Ms. Brooks, Mr. Brooks, Mr. Hanna, Mr. Edwards and Mr. Jorsling also conspired "to conceal documents, computers and other electronic equipment" from Scotland Yard police officers.
"All these matters relate to the ongoing police investigation into allegations of phone hacking and corruption of public officials in relation to the News of the World and The Sun newspapers," Ms. Levitt said.
Prosecutors said evidence linked to five other unidentified people suspected of perverting the course of justice was under review. While the maximum legal penalty for the offense is life in prison, legal experts told the BBC, Ms. Brooks and her co-accused, if found guilty, could receive jail terms of several months or, possibly, a few years,
The six suspects were set to be arraigned at Westminster Crown Court on Tuesday or Wednesday but a full trial was unlikely before late 2012 or early 2013, these experts said.
The police investigation leading to the charges is one of three separate, but overlapping inquiries, including a parliamentary panel and a judicial inquiry under Lord Justice Brian Leveson. The charges set out on Tuesday had their roots at a time when Ms. Brooks was arrested and freed on bail last year as the scandal cascaded over Mr. Murdoch's British newspaper outpost, particularly The News of the World, which he ordered closed as a result of the scandal.
Up until last July, the affair had seemed to simmer until disclosures that a private investigator working for The News of the World hacked into the voice mail of Milly Dowler, an abducted teenager who was later found murdered in 2002. Public revulsion at the revelation led police and other investigators to challenge News International's assertions that hacking had been the work of a single "rogue reporter" who hacked into voice mail messages associated with the royal family in 2006.
Ms. Brooks, a striking figure with distinctive tresses of red hair, testified last week before a judicial inquiry into press ethics and behavior, chronicling a series of social engagements, phone calls and text messages exchanged with Mr. Cameron.
As a leading media figure, Ms. Brooks oversaw newspapers that took pride in influencing millions of voters at election time. In 2000, at the age of 31, she became the editor of the News of the World and went on to edit the top-selling daily tabloid The Sun from 2003 to 2009 before becoming chief executive of News International.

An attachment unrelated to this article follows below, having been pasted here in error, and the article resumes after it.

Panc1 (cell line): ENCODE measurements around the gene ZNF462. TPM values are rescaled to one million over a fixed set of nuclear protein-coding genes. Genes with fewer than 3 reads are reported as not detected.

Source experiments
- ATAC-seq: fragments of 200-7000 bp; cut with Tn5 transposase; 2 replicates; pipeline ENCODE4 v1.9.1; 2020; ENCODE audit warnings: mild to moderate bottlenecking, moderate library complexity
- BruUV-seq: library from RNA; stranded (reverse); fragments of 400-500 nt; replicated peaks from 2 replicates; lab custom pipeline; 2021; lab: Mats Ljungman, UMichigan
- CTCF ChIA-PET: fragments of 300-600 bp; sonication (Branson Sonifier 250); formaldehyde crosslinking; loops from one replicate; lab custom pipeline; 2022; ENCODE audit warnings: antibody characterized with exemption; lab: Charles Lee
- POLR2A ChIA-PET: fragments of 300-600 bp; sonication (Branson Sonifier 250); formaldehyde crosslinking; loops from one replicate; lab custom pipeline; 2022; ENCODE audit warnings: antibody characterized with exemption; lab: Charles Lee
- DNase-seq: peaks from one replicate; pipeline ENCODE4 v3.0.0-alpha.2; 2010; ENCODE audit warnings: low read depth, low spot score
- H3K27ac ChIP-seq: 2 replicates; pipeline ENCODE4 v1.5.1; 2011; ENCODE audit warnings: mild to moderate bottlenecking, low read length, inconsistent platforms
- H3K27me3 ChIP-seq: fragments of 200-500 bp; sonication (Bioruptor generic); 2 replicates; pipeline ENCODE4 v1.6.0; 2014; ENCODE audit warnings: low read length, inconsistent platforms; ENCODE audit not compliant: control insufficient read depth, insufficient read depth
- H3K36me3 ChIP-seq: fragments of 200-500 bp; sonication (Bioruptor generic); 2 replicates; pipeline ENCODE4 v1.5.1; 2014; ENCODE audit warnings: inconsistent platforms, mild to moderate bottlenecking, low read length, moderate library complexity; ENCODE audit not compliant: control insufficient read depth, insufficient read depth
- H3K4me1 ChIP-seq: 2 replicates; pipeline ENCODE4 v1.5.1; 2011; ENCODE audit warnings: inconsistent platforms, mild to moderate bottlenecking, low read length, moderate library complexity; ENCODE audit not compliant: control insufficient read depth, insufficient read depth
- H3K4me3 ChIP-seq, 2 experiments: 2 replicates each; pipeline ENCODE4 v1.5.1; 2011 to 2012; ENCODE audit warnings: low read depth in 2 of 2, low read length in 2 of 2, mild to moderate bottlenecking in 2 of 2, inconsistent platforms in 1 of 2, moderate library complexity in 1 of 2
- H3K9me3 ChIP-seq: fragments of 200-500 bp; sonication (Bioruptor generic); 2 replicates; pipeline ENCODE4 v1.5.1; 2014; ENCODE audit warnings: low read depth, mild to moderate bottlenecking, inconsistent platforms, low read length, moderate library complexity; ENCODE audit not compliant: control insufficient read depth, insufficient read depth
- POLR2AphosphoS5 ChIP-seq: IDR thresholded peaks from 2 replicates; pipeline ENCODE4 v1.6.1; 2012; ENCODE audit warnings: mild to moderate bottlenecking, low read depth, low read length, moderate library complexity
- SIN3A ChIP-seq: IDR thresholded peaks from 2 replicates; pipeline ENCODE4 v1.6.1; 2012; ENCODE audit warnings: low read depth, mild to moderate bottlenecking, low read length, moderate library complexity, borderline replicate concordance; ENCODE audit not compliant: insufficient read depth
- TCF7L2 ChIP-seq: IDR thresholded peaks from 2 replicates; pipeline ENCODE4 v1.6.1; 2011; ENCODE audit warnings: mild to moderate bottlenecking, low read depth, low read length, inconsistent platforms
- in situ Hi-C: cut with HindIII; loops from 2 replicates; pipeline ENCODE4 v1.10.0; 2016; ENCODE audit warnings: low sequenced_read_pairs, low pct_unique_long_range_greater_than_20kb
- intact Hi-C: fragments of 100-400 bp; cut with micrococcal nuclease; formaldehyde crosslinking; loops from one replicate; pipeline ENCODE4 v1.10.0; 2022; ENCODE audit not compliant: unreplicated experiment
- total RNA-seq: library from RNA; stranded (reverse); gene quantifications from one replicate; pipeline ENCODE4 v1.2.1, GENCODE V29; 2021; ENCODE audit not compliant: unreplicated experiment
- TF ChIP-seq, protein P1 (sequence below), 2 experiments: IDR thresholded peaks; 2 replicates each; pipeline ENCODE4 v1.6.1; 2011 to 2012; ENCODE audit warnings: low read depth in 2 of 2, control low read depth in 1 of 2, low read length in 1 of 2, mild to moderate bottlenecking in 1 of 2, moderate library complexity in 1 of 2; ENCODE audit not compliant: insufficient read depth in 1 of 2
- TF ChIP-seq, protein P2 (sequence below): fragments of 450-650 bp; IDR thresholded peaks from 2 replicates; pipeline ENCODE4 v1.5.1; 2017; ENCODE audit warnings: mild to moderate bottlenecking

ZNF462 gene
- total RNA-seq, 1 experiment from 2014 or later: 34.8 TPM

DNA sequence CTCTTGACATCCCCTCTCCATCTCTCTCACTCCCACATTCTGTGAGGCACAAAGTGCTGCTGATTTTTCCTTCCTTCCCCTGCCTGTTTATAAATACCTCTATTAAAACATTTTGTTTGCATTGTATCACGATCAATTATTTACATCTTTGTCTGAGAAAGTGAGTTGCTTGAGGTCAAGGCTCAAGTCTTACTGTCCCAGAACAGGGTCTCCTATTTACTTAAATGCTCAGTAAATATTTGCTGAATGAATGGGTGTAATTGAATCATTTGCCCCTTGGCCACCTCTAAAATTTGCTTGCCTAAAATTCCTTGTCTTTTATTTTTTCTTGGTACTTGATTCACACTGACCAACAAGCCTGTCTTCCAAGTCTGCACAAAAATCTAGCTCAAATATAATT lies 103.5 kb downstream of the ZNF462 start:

She resigned in July and was arrested on a variety of offenses, including alleged phone hacking and corruption, for which she has not been charged, as well as perverting the course of justice.
The police inquiries are divided into separate cases with different codenames — Operation Elveden, covering illegal payments to police officers; Operation Weeting, dealing with phone hacking; Operation Tuleta, investigating e-mail hacking; Operation Sasha, concerning alleged perversion of the course of justice; and Operation Kilo, handling unauthorized police leaks.
The police have said that more than 800 people were possible victims of phone hacking.
During her testimony before the judicial inquiry last Friday, British law prevented Ms. Brooks from answering questions relating directly to the criminal investigations for fear of prejudicing any future trial.
But in a remarkable glimpse of the relationship between the Murdoch press and politicians, she tallied her contacts with Mr. Cameron, saying they kept in touch by telephone, text message and e-mail; met at lunches and dinners; and socialized at cocktail parties, birthday parties, summer outings, Christmas celebrations and, in one heady instance, on a yacht in Greece.
She even found herself, she said, correcting Mr. Cameron on his text message language.
"Occasionally he would sign them LOL 'lots of love,'" Ms. Brooks told the Leveson Inquiry on media ethics and practices, speaking of Mr. Cameron's text messages to her when he was the leader of the opposition, "until I told him it meant 'laugh out loud.' Then he didn't use that anymore."